> the basic strategy completely.

I took the liberty of playing with your program a bit. My version is at:

http://www.aic.nrl.navy.mil/~hartley/go.tar.gz

It has an option to implement the suicide rule (which has no qualitative
effect).

It permits multiple players (which appears to lower the fractal dimension).

I was interested in what would happen in 3D with more players. With two
players they would both build an infinite group, but with more players
connections are harder to make.

It turns out that *all* the players make (incipient) infinite groups (after
some losses), so 3D is boring even with many (at least up to 8) players.

The topology of the board was changed to a torus to eliminate edge effects.

Also, it runs much faster.

Ralph Hartley


Mitsuhiro Itakura

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Jun 26, 2003, 2:43:18 PM6/26/03
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Ralph Hartley <har...@aic.nrl.navy.mil> wrote in message
news:<3EEF300...@aic.nrl.navy.mil>...

> I took the liberty of playing with your program a bit. My version is at:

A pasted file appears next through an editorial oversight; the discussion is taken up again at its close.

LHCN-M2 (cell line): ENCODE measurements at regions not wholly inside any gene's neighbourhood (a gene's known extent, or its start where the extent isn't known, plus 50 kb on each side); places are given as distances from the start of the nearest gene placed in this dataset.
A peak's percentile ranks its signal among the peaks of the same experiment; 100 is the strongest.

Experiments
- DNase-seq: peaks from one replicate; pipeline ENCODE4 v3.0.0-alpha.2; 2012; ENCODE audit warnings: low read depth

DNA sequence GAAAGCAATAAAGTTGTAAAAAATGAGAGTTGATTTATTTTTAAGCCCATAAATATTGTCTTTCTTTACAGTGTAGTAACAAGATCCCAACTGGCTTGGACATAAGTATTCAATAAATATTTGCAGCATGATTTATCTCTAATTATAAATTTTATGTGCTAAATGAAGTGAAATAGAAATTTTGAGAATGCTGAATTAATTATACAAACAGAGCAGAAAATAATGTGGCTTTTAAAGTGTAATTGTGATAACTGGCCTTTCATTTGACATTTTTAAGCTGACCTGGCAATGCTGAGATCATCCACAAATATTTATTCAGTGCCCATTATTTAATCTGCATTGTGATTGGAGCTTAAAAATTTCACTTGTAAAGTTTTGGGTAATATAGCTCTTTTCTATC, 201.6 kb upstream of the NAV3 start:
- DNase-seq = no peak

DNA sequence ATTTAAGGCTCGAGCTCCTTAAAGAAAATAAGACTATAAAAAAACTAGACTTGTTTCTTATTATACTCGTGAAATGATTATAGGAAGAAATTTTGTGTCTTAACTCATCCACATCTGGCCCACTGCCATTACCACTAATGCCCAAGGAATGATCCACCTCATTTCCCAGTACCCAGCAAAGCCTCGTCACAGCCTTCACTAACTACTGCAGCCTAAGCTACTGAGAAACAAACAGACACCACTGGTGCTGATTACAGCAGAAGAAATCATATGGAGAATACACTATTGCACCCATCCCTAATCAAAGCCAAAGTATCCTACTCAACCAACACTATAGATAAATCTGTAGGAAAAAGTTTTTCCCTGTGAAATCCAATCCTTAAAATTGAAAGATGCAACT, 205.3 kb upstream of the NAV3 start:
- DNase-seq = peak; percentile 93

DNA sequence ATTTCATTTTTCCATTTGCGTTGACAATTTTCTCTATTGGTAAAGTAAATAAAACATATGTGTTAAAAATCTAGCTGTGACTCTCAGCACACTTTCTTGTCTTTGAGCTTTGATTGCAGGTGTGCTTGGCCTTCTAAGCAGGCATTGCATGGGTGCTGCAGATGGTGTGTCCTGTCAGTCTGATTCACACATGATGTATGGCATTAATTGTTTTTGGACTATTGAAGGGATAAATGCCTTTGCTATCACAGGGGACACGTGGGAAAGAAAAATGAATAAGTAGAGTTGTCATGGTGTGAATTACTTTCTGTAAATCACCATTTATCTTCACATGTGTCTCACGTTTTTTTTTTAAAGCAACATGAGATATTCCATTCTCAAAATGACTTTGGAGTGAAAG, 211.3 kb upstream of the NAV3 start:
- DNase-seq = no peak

>
> http://www.aic.nrl.navy.mil/~hartley/go.tar.gz
>
> It has an option to implement the suicide rule (which has no qualitative
> effect).

Thank you very much for cleaning my messy code.

> It permits multiple players (which appears to lower the fractal
> dimension).
>
> I was interested in what would happen in 3D with more players. With two
> players they would both build an infinite group, but with more players
> connections are harder to make.
>
> It turns out that *all* the players make (incipient) infinite groups
> (after some losses), so 3D is boring even with many (at least up to
> 8) players.

I added a code which forbid placing a stone on one's own "eye".

/************************/
int an_eye(int p, unsigned char my_color) {
int j,q;
unsigned char s0 = spin[p];
if (s0) return(0);
for (j=0;j<NBDSIZE;j++) {
q = nbr(p,j);
if (spin[q] != my_color) return(0);
}
return 1;
}

Then an equilibrium is reached, except some blinking dots
which is "Kou".
Since the percolation threshold of cubic lattice is approximately 0.3,
4 players seems to be a modest number in 3D.
But in the actual game, the mini-max theory breaks down owing to
cooperation/alliance/betrayal between players, so I don't have
a slightest idea what it will be like when actually played.

> The topology of the board was changed to a torus to eliminate edge
> effects. Also, it runs much faster.

Fast indeed! It's called "screw boundary condition" in my field,
since the torus is slightly twisted when each end is connected.

--
Mitsuhiro Itakura, Tokyo m-it...@geocities.no-spam.co.jp
http://arXiv.org/find/cond-mat/1/au:+Itakura_M/0/1/0/all/0/1

Tony Smith

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Jun 27, 2003, 1:17:17 PM6/27/03
to smi1...@innerx.com, har...@aic.nrl.navy.mil, i...@zangband.org, i...@turin.koma.jaeri.go.jp, volker...@physik.hu-berlin.de